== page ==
Your employees are paid by the hour and your scheduling practices are designed to accommodate the flexible requirements of your business. Most of the time, you have just enough people on site to finish what needs to be done by the time the shift changes or the day ends. Every now and then, an isolated incident carries the day into overtime, and until now, you’ve had the budget resources to reward the hard working employees who stay till the job is finished.
But what do you do when your labor needs almost, but not quite, outstrip the capabilities of your regular workforce? What happens when you have just enough work coming in to justify keeping employees after hours, but not quite enough to add a few new full time positions? Before you make a long term decision, take these important steps.
Put your math skills to work
How long will this high tide last? If the recent increase in work represents a sign of company growth, then congratulations. And remember that it takes money to make money. If the tide is only expected to rise, be optimistic and calculate the cost of genuine, sustained expansion in your enterprise. If this tide of extra work can’t be explained, or will likely recede when the busy season ends, calculate the cost of three weeks, five weeks, or six months of estimated overtime. In either case, gather the data you need to make an informed decision.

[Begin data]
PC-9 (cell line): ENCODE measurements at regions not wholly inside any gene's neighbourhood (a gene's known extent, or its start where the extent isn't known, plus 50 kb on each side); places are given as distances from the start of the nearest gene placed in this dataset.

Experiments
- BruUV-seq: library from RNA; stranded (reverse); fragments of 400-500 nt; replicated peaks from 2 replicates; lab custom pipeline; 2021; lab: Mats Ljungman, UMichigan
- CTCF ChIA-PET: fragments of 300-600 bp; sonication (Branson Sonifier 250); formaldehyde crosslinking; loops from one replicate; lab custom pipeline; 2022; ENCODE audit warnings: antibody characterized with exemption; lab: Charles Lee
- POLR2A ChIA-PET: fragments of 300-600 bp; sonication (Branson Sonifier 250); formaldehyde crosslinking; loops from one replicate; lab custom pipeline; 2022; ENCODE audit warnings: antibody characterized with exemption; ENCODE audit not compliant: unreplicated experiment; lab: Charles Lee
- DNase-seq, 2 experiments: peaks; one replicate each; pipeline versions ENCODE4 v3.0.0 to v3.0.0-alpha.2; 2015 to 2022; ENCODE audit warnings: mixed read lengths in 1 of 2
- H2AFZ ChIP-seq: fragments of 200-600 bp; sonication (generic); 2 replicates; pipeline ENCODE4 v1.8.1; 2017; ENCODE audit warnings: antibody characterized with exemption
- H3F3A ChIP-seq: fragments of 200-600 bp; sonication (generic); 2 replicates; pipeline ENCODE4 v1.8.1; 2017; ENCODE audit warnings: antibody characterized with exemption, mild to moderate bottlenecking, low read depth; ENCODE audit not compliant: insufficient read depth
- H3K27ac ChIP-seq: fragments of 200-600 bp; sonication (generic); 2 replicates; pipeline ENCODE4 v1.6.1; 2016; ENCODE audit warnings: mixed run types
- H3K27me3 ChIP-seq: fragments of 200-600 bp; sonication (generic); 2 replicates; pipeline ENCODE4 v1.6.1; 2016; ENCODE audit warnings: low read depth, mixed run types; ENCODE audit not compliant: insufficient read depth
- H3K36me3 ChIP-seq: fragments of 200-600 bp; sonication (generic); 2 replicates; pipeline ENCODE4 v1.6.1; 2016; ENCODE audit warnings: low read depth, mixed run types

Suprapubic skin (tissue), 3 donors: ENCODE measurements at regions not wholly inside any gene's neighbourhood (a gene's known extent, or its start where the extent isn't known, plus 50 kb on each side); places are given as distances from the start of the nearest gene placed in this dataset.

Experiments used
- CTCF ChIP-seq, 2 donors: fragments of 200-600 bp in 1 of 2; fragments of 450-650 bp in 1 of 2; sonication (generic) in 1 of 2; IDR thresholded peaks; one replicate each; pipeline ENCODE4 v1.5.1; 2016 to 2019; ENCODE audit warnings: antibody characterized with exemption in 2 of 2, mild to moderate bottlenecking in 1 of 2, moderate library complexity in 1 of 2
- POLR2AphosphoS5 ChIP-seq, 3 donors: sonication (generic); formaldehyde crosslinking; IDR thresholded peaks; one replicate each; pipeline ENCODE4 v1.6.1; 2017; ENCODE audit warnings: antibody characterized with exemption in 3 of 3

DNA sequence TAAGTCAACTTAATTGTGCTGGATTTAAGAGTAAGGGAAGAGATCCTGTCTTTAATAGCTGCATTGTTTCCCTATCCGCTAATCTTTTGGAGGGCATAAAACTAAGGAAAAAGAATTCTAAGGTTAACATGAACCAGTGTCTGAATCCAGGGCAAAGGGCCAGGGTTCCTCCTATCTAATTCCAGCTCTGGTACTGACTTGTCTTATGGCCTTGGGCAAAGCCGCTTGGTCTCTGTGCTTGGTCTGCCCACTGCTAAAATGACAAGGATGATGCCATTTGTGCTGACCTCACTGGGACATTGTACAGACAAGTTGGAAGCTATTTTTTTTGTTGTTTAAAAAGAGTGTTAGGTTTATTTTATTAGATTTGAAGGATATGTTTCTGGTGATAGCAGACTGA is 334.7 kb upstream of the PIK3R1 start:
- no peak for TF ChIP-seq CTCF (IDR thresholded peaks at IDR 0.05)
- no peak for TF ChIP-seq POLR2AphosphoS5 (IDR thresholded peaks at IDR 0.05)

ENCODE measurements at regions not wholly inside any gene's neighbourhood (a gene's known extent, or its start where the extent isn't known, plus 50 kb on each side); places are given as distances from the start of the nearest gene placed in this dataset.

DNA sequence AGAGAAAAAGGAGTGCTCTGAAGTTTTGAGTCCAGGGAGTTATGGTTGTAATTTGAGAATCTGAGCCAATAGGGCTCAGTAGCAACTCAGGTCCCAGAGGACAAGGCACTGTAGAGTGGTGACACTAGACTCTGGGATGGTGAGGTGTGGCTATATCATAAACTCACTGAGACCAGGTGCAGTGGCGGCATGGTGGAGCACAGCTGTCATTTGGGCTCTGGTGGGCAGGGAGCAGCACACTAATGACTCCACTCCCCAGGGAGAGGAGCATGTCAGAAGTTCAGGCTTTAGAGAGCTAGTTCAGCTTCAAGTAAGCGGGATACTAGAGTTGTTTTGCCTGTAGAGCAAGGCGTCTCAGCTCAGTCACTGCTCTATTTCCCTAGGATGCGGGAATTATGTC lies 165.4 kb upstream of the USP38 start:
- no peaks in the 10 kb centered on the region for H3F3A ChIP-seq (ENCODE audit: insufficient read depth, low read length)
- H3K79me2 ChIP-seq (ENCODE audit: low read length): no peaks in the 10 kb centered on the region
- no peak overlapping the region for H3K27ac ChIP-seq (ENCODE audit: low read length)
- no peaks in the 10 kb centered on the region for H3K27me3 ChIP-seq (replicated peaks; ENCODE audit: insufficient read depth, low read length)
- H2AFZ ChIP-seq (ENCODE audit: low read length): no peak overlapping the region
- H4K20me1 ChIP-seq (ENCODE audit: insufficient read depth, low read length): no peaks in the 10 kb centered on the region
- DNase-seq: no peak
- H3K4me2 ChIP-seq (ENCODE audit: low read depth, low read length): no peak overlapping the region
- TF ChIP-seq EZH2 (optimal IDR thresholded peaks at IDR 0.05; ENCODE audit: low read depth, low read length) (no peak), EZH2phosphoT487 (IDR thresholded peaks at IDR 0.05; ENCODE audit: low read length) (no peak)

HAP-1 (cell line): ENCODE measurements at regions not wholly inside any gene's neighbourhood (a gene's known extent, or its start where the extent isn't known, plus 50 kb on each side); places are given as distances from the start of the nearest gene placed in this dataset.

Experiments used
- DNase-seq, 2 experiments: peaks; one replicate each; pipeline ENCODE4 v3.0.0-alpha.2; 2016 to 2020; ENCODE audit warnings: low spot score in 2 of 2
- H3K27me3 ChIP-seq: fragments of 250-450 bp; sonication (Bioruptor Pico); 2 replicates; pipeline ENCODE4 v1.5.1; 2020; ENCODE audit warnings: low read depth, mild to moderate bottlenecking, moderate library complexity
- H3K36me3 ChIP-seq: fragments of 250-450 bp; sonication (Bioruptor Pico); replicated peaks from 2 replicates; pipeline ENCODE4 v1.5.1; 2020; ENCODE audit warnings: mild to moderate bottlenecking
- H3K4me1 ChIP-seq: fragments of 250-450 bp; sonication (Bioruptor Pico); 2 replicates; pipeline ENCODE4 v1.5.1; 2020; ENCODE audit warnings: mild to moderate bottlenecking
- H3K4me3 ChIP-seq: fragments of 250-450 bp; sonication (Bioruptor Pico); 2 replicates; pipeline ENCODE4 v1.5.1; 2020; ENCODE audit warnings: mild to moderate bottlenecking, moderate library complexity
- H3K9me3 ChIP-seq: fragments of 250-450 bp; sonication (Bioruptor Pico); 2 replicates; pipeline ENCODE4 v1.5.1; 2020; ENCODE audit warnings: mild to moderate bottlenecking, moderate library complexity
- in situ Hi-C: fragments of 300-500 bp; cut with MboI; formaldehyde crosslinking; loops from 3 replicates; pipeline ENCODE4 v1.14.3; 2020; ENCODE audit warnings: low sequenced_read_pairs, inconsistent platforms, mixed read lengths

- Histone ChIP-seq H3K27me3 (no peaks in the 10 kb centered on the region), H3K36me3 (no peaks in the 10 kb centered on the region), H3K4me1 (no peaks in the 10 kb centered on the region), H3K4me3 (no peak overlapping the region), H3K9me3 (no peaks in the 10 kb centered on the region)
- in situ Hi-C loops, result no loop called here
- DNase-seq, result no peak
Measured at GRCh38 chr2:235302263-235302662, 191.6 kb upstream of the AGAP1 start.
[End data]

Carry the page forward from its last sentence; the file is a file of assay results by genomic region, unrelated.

Listen carefully to your employees and take a close look at how your resources are currently being used. Are these overtime tasks really necessary? What skills are required for the positions that use the most overtime hours? Are these skills expensive, i.e., will hiring and training costs for a new position be significant? And finally, are there any unskilled tasks that your most expensive employees are spending time on during regular hours? Maybe you can create an inexpensive support position so your high-cost employees can focus on completing skill-specific tasks within standard shift periods.
Consider a short term plan
Schedule a meeting between hiring managers and HR staff to discuss the merits of a short term position. Determine the cost of staffing such a position and have your managers weigh the benefits and drawbacks. Their suggestions will likely depend on the training required for the position, the difficulty of recruiting applicants with necessary skills, and how willing potential candidates may be to accept a temp-to-per offer.
For additional guidance and help with common staffing issues, contact a staffing company in Connecticut at Merritt Staffing and arrange a consultation with our experts.